I attended part of the Yale ACS conference with my beloved Pnin this past weekend. One of our friends, who was also present, live-blogged throughout. Paul Horwitz of Prawfsblawg put up an interesting response to his posts:
What struck me about the conference was that it was directed around a "project" (an oft-used term over the weekend) whose terms are still quite uncertain, and to which not everyone who served as a panelist had signed on. Some panelists were decidedly social activists who believe the value of the Constitution in 2020 project is that it will lead to a more just society along the lines they would like to see; to some extent, constitutionalism was present but only sitting in the passenger seat for these panelists. Other panelists, and perhaps the organizers themselves, are good-faith constitutionalists who believe that there is room for a politically progressive constitutionalism and see the goal as constructing a vision of progressive constitutionalism that is both theoretically legitimate and politically saleable. Other panelists (Rick and I fall in this category, I think) are very happy to think about what the Constitution requires and think there is always room to rethink its meaning and that there is value in doing so, but we come from a variety of theoretical, methodological, and political perspectives, and don't care so much whether the Constitution in 2020 is a progressive one or not, let alone whether it can be sold to the ranks of political progressives.
I very much enjoyed the conversation among the panelists in category three, which although it leaned left was conducted in good faith and involved a variety of perspectives. The folks in category two, I would say, were probably well-positioned to talk to the folks in both category one and category three. But there was a serious gulf between the folks in category one and category three, even when they happened to share political perspectives, which wasn't always the case.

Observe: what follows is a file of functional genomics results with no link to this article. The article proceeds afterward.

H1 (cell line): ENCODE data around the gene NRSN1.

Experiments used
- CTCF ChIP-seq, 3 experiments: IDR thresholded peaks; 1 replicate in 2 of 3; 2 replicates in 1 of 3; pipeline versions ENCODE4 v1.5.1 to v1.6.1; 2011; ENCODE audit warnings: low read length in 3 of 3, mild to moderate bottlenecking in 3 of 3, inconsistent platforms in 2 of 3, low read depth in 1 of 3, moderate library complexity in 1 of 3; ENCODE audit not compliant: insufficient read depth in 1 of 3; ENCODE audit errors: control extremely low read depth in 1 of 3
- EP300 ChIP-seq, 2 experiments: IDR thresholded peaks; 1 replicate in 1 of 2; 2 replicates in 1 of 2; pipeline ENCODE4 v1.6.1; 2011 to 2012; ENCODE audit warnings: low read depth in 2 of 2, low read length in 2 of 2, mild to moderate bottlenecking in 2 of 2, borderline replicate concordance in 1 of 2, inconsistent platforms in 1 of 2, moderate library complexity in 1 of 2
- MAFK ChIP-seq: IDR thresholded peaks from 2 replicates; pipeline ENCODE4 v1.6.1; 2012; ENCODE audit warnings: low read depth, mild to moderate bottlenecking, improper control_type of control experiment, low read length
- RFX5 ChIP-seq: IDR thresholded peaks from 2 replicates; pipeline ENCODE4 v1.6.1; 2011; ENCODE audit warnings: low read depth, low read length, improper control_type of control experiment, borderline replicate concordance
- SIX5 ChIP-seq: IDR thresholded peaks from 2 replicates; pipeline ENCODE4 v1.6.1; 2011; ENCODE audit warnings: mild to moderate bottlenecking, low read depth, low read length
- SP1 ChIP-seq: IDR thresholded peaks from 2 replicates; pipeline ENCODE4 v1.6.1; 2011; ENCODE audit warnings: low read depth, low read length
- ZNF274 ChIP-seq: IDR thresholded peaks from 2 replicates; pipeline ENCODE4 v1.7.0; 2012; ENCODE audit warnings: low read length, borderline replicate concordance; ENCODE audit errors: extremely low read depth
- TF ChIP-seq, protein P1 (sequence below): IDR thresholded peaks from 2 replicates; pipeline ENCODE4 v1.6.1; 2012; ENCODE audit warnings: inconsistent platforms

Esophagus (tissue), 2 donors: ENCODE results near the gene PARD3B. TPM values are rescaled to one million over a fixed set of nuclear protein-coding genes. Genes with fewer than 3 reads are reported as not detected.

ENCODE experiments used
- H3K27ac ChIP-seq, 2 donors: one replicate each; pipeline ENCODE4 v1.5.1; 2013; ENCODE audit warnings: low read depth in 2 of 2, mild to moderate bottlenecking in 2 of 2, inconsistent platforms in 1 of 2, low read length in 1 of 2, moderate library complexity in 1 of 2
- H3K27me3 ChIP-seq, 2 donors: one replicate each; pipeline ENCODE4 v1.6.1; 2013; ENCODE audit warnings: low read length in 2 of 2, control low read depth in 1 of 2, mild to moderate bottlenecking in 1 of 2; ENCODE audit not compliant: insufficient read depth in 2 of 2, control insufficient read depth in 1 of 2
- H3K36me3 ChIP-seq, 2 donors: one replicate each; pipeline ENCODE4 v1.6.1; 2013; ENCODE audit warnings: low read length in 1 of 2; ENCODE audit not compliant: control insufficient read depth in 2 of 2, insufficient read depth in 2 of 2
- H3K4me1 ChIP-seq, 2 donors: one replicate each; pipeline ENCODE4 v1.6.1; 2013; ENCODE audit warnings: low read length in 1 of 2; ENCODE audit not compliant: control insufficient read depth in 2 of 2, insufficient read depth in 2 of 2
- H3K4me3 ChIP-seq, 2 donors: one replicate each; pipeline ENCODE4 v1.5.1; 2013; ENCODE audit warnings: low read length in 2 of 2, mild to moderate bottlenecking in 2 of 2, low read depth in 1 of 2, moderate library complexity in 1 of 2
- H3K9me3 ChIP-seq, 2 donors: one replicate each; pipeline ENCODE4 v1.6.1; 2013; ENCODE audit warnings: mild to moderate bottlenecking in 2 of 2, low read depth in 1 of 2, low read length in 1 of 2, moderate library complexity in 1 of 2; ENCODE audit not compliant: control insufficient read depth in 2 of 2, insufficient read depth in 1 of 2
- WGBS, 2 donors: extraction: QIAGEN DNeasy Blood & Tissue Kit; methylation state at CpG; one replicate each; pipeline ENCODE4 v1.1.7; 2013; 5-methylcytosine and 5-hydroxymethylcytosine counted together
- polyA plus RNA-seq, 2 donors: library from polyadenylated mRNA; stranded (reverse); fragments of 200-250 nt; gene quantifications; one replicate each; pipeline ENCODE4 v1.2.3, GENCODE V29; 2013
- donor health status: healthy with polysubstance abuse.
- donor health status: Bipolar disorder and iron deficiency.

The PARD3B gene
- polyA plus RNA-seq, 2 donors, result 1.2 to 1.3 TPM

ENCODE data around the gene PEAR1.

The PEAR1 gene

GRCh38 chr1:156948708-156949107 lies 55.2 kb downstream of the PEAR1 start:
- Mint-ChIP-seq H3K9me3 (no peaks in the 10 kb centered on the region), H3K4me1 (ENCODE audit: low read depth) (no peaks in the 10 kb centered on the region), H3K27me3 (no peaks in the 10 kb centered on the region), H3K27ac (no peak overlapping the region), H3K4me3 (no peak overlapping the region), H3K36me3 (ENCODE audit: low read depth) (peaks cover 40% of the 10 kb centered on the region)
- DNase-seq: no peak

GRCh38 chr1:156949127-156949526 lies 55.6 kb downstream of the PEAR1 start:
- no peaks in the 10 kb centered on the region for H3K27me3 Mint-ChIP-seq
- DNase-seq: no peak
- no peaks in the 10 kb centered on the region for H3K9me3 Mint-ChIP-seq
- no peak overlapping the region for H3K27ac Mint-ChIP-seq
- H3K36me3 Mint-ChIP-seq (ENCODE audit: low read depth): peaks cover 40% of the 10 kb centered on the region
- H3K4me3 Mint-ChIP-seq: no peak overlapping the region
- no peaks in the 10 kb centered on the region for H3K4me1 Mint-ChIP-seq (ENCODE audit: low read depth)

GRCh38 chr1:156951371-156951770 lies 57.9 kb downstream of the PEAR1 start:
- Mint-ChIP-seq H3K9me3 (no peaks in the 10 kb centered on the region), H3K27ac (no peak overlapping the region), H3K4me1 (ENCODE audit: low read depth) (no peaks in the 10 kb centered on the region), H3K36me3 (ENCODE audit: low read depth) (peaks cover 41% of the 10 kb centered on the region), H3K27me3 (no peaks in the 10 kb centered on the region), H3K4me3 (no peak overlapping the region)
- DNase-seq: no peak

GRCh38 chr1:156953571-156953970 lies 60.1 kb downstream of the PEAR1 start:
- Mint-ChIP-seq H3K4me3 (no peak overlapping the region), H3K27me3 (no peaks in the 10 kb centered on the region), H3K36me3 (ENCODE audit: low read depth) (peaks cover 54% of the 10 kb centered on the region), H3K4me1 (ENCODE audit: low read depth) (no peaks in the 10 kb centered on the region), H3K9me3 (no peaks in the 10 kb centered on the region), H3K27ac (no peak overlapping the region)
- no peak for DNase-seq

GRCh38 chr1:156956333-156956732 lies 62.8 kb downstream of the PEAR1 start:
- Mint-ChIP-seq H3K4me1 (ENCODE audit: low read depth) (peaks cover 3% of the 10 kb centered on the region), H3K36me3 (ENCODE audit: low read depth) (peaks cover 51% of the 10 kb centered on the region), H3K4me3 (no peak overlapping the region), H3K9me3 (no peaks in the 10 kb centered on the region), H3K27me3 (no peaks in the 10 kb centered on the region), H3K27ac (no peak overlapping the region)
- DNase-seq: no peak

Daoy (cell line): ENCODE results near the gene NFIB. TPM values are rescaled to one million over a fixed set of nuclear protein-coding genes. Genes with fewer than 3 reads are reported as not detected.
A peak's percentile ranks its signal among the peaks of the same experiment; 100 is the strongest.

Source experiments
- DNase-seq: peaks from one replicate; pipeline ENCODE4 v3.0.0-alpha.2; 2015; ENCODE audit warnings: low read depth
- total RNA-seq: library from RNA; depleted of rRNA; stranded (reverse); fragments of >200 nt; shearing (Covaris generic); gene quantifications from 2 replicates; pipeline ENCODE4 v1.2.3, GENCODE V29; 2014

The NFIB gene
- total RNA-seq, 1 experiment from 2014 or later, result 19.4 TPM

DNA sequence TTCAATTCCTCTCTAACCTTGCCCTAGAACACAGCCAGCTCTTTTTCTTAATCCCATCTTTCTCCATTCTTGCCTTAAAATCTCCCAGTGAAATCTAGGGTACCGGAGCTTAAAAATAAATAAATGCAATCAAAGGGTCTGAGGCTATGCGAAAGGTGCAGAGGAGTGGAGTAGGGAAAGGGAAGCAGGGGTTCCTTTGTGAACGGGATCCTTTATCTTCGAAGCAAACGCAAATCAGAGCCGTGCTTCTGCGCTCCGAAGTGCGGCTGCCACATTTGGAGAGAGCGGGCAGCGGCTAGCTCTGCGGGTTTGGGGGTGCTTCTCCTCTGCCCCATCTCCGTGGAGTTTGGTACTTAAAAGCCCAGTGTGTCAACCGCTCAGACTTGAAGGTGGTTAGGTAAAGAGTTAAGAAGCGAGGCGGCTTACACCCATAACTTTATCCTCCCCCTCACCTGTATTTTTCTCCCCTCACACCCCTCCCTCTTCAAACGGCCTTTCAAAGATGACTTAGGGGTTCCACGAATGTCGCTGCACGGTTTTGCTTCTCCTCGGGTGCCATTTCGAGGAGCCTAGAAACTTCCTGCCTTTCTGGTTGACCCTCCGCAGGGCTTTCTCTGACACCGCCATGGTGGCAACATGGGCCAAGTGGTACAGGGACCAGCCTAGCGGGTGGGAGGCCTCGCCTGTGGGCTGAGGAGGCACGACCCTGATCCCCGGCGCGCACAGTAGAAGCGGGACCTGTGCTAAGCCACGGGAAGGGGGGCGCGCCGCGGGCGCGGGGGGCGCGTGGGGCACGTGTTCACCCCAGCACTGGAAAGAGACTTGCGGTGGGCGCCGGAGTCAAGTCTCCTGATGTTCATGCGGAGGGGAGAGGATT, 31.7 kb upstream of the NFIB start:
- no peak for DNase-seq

I haven't spent much time aside from this weekend in progressive circles, but I've seen similar tensions in the conservative and libertarian circles in which I do move. Well, I suppose there are fewer people who see themselves as pure social activists per the first category. Fed Soc conferences have beaten respect for the rule of law -- and hatred of activist judging -- into us too well for that. So even the public interest lawyer types I know, the "litigators for liberty," seem to imagine themselves as constructing a vision of libertarian constitutionalism that is both theoretically legitimate and politically saleable.
There's good and bad to having a lack of pure one types. I suspect there's more communication between academics and public interest lawyer types on the right. I think it's perhaps easier for us to imagine ourselves all engaged in a common enterprise of constructing a vision of libertarian constitutionalism that's both theoretically legitimate and politically saleable. On the bad side, I've sometimes felt ashamed of having any pure social activist impulses. I'm not sure that's quite right. Second, I fear that our hatred of activism makes it harder to be honest with ourselves about potential weaknesses in our theoretical arguments.
Finally, I shouldn't close a post on this topic without a plug for Steven Teles's Rise of the Conservative Legal Movement. It's a great resource for anyone who wants to understand the lawyers of the right.